Warning Ė this is going to be an unabashedly sentimental article. You see, it dawn
ed on me the other day, when a friend asked me why I have two seven irons in my bag, how much of what I am carrying were golf gifts. In fact, my driver and my putter are the only two pieces of golf equipment that I went out and bought myself. And even the driver is indirectly the result of a golf gift. This train of thought led me to think about how much golf equipment I carry around, or I have hanging in my garage, that brings back strong and fond memories of people who I have golfed with over the years and who have meant a great deal to me.
I received my first birthday golf gift when I was nine. An uncle of mine, who was, and still is, a sports fanatic gave me and my brother each a golf club, in hopes that it would get me interested in the game. My brother and I used to ride our bikes out to a course in the country a couple of miles out of town. Golf was not that popular in rural areas 45 years ago and we could play a round or two, with only a few clubs, without bothering anybody. I still carry that golf club and use it occasionally for tough lies, since the shorter, junior shaft works well when dodging tree branches. But the real reason I carry the club is the fond memories of those games with my brother and the kindness our uncle showed in giving us the birthday golf gift.
I have a clunky old golf pull-cart that I still use sometimes. It is a heavy old thing with skinny wheels, so I donít use it that often. But I remember well that it was a fatherís day golf gift that we gave to my dad about 40 years ago. He has since passed on and it brings back great memories of the rounds of golf we played together. When I was younger, I was often too busy with other things to play golf in the summer, so it seems like it was mostly in the fall when my dad and I used to play. So on a nice crisp fall day, I like to get out the old golf cart and pull it through the yellow leaves.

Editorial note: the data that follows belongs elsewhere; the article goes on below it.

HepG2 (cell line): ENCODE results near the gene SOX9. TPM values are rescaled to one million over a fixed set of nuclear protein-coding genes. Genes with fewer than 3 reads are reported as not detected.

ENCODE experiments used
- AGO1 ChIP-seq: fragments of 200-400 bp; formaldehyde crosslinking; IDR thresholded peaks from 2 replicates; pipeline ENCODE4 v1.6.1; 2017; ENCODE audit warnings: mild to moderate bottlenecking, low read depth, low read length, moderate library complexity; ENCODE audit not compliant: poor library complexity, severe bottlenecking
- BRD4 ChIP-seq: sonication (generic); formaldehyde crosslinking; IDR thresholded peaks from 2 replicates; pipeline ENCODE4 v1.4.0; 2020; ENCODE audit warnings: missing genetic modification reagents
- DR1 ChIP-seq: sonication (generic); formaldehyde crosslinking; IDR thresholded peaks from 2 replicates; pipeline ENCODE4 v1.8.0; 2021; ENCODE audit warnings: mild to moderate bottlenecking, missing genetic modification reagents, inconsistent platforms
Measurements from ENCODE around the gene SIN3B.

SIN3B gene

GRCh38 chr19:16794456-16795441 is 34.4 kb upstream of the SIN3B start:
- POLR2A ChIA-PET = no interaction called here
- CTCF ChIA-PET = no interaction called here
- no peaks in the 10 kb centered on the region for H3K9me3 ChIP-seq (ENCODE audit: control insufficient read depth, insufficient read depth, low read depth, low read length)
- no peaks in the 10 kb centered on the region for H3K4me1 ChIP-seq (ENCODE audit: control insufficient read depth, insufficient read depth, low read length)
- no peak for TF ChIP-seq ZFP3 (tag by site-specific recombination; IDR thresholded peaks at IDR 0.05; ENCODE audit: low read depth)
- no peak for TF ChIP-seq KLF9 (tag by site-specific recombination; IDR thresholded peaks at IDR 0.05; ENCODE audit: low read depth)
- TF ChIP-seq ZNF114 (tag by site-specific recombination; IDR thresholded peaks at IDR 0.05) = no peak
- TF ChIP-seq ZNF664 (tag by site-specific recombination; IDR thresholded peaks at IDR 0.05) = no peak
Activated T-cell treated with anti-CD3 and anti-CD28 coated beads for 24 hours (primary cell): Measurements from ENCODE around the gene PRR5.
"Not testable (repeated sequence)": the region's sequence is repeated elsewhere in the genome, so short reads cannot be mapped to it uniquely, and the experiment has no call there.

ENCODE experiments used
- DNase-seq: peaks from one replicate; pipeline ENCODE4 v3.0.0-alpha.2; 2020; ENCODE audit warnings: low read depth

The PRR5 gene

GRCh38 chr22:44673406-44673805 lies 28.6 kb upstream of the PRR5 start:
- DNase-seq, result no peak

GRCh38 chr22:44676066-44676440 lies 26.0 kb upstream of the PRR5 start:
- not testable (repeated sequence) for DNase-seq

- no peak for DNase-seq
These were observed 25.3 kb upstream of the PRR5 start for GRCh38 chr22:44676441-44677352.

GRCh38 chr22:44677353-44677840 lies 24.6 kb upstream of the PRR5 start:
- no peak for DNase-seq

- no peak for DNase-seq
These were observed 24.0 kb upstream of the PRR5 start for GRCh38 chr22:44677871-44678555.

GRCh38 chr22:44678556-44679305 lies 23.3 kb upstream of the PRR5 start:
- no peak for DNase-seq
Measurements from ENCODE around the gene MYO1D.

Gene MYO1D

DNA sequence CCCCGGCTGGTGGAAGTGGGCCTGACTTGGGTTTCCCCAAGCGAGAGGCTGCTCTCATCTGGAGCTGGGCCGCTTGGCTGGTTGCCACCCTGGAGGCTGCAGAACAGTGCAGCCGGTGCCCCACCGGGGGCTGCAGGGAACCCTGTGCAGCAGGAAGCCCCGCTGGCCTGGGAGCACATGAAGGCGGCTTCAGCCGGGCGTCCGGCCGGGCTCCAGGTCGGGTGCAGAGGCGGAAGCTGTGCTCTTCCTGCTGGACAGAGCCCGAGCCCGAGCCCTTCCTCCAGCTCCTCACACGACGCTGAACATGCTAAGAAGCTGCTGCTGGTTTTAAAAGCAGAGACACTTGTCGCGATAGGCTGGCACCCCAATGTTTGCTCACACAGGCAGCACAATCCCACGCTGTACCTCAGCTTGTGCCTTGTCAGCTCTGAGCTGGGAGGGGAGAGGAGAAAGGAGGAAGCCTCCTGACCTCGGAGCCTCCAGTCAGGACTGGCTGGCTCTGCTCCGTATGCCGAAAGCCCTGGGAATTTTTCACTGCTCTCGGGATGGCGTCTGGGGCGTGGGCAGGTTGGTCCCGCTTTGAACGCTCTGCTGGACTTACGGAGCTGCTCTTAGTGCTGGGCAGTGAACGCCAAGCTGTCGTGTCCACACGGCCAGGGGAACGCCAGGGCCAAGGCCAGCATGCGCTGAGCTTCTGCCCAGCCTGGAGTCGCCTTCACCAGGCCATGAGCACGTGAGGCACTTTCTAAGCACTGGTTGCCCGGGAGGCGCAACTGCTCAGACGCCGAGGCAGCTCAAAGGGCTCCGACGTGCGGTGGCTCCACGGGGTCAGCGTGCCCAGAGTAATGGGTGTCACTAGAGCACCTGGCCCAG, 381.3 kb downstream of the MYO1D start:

My father-in-law didnít start playing golf until after he retired, when he was about 67. He soon became an enthusiast, joined a club, and played almost every day for years. When he was 90, he was too frail to play a round, but still came along and rode in the cart, getting out and hitting once in a while. I had been away from golf for a while when he started playing and he got me back into it. He gave me his old one wood and promised me that I would always hit it straight. I donít use it much but I still carry it sometimes, for good luck, and for the memories.
My irons were a Christmas golf gift from my wife and daughter about 10 years ago. Once again, I was at a stage in my life when I was too busy for much golf, but had to play once in a while in a golf tournament because of my job. So they decided that I should at least have a decent set of clubs, even though my play at the time was not that great. They helped me relax and get back into the game. I doubt if I will part with those golf clubs, even if technology renders them obsolete.
After I got those irons and was starting to play more, I was still using the old driver my father-in-law gave me, but by this time, oversized clubs were becoming the norm. A friend of mine had a driver that he couldnít hit straight, so he gave it to me. He should have stuck with it, because it gave me a great deal of distance. Once I gained some confidence from yet another golf gift, I went out and bought myself a new driver, the only new club in my bag (I have since added a putter).
Golf gifts, whether they are for Christmas, birthday or fatherís day, donít have to be expensive, donít have to work and improve golf scores, for them to be cherished for years to come. Golfers will make associations and build memories from simple gestures, knowing that it is the game and whom you play it with that matters most. The relationships forged by golf are the greatest gift.
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